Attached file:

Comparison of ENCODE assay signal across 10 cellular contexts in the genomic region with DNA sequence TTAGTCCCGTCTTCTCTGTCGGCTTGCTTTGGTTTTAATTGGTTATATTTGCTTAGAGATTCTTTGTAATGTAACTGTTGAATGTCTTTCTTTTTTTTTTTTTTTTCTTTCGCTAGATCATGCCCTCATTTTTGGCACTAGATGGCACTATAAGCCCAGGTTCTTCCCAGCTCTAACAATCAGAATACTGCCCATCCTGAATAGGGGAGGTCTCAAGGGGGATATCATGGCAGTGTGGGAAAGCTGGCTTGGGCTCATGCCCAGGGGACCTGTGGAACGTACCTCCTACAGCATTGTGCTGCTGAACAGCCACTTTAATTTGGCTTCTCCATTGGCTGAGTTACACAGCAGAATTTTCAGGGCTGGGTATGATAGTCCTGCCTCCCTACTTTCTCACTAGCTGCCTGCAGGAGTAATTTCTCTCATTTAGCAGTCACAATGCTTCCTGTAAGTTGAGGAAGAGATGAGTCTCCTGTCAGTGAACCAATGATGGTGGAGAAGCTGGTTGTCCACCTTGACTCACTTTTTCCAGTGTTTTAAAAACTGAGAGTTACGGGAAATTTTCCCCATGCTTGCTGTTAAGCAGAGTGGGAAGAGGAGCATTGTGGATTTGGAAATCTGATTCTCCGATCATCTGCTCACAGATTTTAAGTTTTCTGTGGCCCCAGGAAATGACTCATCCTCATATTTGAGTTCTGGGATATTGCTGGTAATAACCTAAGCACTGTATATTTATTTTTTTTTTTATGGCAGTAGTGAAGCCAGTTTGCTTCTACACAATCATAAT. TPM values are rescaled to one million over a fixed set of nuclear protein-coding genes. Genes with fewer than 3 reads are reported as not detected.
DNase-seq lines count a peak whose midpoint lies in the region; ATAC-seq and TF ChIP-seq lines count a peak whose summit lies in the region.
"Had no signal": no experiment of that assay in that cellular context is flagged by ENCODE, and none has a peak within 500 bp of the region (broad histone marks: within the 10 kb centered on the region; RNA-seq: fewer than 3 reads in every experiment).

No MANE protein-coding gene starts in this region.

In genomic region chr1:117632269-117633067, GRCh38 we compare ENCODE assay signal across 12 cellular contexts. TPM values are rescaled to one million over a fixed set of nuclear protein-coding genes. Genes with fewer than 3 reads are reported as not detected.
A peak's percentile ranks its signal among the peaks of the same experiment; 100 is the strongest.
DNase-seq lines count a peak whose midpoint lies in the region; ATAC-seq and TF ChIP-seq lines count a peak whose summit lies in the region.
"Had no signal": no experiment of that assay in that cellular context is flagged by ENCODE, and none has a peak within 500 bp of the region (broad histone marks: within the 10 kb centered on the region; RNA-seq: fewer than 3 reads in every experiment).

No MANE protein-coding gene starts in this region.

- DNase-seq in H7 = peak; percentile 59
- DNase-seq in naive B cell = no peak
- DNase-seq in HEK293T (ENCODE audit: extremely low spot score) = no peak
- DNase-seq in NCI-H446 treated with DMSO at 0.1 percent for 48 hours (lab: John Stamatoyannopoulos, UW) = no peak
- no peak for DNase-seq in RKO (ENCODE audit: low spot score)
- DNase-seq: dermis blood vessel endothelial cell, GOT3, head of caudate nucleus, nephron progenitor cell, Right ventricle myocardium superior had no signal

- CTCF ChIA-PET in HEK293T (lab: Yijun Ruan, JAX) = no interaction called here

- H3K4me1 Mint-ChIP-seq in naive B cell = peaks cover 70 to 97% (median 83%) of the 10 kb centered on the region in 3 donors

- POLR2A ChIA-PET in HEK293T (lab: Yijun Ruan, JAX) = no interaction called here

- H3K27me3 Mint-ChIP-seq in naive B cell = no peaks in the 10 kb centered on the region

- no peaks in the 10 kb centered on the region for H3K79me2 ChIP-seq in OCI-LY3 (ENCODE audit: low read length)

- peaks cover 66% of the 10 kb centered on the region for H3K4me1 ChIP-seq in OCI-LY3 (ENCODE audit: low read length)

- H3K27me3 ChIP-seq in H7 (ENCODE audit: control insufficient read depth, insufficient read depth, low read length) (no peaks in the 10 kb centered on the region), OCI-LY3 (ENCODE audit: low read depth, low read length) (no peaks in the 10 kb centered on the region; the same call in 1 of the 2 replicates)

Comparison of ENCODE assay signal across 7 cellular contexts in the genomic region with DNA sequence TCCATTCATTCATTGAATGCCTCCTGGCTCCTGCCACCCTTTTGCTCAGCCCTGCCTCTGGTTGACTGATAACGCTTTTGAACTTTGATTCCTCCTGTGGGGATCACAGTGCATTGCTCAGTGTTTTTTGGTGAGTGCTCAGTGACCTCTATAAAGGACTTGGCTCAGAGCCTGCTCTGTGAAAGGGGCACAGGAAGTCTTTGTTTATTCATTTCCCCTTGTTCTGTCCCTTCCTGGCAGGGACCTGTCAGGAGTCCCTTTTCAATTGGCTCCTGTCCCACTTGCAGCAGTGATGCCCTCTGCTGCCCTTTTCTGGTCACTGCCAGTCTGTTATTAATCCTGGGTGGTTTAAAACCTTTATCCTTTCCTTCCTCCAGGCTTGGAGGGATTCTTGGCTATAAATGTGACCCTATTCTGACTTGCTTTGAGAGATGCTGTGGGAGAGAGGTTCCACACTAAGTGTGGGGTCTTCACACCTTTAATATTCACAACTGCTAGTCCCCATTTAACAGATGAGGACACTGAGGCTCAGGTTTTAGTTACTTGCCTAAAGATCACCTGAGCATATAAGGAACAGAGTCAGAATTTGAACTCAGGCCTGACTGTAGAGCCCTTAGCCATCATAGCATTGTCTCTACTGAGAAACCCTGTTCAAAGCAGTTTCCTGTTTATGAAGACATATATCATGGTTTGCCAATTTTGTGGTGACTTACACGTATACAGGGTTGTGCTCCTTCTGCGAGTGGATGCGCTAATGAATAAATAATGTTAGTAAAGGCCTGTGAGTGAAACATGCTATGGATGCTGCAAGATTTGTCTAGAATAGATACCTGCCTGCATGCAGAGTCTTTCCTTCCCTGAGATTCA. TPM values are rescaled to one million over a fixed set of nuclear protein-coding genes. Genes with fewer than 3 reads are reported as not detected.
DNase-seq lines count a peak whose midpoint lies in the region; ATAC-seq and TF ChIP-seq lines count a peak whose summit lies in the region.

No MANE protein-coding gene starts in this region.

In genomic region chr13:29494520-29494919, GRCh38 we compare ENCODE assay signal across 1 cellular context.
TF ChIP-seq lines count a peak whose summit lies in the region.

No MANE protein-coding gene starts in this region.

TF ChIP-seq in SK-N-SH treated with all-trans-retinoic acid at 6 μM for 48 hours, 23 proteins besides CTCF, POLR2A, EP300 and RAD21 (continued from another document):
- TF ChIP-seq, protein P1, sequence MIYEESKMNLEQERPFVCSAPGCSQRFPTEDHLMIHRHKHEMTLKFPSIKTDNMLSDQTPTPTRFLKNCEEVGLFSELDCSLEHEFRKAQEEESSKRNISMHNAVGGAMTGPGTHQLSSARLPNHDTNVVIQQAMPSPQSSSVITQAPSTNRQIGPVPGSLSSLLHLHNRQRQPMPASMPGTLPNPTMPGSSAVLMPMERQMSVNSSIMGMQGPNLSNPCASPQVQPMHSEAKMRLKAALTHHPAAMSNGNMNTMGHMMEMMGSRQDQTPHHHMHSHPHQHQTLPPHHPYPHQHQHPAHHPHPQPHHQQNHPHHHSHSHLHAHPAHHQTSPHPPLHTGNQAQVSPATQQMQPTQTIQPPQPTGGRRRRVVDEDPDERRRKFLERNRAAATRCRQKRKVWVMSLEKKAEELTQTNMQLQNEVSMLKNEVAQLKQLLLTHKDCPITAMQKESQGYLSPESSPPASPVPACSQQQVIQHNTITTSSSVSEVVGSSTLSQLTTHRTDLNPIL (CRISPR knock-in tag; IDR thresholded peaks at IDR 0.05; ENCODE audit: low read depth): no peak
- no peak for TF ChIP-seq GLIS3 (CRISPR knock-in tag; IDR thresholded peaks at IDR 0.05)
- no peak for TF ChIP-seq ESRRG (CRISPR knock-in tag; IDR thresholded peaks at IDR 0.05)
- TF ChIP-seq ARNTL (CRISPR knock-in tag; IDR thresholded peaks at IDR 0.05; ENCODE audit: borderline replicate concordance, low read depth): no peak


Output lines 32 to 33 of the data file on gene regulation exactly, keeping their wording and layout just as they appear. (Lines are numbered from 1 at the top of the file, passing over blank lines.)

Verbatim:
- no peak for TF ChIP-seq ESRRG (CRISPR knock-in tag; IDR thresholded peaks at IDR 0.05)
- TF ChIP-seq ARNTL (CRISPR knock-in tag; IDR thresholded peaks at IDR 0.05; ENCODE audit: borderline replicate concordance, low read depth): no peak